This year’s KCPE results were released yesterday. As expected, girls beat boys (on average) in the languages. They however trailed in all the other subjects: mathematics, science, social studies and religious education. The top 100 lists in all the provinces were dominated by boys. It should disturb Kenyan educators that from a very early age Kenyan children are intellectually segregating themselves by gender. In most places pre-teen and teenage girls out-perform boys in ALL subjects. So why are Kenyan girls not doing as well as they should? Is it because of gender bias at home (as is surely the case in the country-side) or in the classroom (as might be the case in the urban areas where boys and girls have more or less equal opportunities) and what can the government/society do to reverse this?
This year’s results also showed that the government’s free primary education program was a huge flop. Yes, more children are going to school but the quality of education has plummeted precipitously. Most of the top-ranked students were from private schools. With the recently unearthed corruption scandal in the ministry and the poor performance of the free primary education program it might be time for parliament to get more hawk-eyed with regard to the operations of this ministry.
It has been two years since I started this blog. I thank all my loyal readers and especially those who occasionally care to leave comments or send me emails with criticisms and corrections. I will be traveling over the next several days so I might not be able to post anything until after January 3rd.
Merry Christmas and a happy and prosperous 2010 to you all!
The Kenyan Education Minister Prof. Sam Ongeri is not among the big fish in Kenyan politics. Neither are his assistant and the Ministry’s permanent secretary. Firing them and making them face the law will not have any awful political consequences for the president and his non-existent party. But it will serve Kenya. I think that this is a wonderful opportunity for the president to demonstrate that there are sacred programs that should never be compromised with – like the free primary education program, or healthcare.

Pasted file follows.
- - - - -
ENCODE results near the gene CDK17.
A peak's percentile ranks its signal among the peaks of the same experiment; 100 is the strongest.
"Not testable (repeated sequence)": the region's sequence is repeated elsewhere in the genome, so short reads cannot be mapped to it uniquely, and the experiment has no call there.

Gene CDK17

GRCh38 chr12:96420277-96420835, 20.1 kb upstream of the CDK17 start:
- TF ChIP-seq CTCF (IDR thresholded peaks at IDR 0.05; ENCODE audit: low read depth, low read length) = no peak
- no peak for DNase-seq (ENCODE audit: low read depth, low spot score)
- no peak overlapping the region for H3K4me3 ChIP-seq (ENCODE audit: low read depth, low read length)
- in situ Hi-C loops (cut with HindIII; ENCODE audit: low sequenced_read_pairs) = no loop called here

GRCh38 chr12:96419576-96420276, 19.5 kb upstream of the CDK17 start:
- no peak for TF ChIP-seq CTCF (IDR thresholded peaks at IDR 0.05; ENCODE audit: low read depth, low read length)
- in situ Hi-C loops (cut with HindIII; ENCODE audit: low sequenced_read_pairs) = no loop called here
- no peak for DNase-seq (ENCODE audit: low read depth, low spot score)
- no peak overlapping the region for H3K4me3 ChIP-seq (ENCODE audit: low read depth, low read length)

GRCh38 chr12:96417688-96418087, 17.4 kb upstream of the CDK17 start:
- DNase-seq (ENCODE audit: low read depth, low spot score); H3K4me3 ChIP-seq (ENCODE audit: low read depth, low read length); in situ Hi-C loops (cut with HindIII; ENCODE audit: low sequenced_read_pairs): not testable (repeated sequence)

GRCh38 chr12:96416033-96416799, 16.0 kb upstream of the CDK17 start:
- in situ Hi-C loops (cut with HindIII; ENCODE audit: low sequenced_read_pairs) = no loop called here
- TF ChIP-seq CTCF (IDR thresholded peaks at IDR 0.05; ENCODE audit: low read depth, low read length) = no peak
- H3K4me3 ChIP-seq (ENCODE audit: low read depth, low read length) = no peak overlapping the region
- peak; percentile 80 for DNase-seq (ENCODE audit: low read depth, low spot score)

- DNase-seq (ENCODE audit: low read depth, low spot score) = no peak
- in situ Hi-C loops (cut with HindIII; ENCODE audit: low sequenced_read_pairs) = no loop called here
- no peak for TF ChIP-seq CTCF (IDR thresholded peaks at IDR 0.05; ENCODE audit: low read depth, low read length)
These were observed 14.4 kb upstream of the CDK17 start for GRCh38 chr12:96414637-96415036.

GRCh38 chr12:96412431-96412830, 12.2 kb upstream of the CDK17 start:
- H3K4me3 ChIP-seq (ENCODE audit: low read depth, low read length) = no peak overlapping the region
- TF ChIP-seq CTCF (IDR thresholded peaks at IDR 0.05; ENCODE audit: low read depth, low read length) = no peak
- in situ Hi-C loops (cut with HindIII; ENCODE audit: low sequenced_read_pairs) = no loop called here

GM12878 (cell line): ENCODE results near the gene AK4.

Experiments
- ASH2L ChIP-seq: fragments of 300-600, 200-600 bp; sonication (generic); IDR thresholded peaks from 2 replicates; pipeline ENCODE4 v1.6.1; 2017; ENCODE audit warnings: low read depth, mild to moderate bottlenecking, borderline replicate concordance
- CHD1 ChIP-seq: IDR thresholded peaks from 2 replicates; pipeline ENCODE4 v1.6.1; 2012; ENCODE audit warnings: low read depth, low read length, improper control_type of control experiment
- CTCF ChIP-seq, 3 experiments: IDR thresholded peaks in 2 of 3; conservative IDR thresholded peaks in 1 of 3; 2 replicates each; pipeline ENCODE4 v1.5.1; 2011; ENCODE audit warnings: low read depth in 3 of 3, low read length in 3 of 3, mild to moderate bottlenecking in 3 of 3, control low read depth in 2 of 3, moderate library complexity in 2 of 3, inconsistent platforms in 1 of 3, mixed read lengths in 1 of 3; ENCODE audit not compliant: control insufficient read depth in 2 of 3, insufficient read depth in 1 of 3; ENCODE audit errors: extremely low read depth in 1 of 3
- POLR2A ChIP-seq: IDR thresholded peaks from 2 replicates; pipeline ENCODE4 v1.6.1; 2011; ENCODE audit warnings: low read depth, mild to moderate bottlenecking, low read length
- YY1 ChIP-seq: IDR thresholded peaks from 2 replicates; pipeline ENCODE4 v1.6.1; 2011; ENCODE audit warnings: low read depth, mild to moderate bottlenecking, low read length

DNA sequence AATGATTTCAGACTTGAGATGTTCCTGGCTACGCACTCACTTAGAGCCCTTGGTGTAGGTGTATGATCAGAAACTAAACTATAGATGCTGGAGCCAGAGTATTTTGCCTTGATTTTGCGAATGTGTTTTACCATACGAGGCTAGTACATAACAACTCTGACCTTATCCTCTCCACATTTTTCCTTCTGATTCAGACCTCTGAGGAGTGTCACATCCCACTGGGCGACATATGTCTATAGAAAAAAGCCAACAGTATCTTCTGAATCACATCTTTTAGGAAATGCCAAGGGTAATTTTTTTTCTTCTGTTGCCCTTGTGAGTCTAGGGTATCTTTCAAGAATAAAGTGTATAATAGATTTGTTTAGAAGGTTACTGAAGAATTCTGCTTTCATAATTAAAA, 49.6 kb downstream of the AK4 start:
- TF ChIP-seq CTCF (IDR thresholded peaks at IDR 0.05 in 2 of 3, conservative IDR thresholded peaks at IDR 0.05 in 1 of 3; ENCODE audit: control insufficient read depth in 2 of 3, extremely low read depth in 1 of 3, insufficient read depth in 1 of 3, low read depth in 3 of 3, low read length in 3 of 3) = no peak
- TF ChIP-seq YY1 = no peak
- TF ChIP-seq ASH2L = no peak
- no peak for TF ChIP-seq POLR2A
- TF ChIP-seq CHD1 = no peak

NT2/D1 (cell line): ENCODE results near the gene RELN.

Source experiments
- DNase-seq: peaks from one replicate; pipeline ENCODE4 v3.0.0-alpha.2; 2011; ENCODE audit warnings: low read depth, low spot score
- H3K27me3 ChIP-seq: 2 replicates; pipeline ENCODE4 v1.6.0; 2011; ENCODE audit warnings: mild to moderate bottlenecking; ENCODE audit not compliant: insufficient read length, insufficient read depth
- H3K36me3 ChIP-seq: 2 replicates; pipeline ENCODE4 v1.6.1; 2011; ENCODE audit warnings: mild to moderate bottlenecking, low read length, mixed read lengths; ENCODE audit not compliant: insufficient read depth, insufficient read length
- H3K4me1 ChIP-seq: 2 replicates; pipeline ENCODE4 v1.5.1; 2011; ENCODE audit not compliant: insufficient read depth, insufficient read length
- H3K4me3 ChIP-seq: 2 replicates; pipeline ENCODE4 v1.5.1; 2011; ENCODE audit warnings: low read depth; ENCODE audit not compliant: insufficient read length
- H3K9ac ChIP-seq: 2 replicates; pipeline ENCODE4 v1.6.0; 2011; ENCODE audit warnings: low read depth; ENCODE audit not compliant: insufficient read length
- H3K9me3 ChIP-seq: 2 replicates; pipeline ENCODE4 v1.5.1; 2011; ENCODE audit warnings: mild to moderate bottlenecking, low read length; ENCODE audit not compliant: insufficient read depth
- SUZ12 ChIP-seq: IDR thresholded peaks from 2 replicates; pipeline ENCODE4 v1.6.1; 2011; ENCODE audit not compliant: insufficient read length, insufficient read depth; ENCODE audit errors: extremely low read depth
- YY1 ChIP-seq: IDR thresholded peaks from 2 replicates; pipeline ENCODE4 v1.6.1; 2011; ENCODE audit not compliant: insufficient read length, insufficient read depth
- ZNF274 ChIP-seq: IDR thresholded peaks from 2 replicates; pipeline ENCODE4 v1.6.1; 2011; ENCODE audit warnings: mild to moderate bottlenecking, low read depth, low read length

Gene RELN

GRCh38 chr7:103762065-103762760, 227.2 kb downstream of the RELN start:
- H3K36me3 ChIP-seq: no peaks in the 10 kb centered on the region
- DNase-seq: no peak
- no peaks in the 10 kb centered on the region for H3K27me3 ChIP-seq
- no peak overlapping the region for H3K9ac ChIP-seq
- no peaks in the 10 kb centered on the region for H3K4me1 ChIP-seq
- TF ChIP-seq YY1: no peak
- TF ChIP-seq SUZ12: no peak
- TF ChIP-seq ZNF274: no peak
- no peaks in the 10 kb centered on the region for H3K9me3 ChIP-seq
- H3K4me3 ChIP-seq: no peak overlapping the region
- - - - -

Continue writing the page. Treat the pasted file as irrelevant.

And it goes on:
Several months ago I thought that the president and his premier would punish those who stole government maize for re-export even as Kenyans starved to death. No one has been punished yet. Word on the street is that bigwigs in the Agriculture Ministry and perhaps even the premier’s son were deeply involved, plus a number of MPs. Now almost SHS 200 million has disappeared from the Ministry of Education. This is money that was intended to finance free primary education. Kibaki cannot afford to turn a blind eye to this.
In other news, the UN wants Guinean dictator Capt. Moussa Camara (and his henchmen) to be tried for crimes against humanity following the massacre of over 150 protestors in late September. Mr. Camara is currently recovering in a Moroccan hospital following a botched assassination attempt. The attempt on his life is believed to be a result of infighting within the junta over who should take responsibility for the September massacre.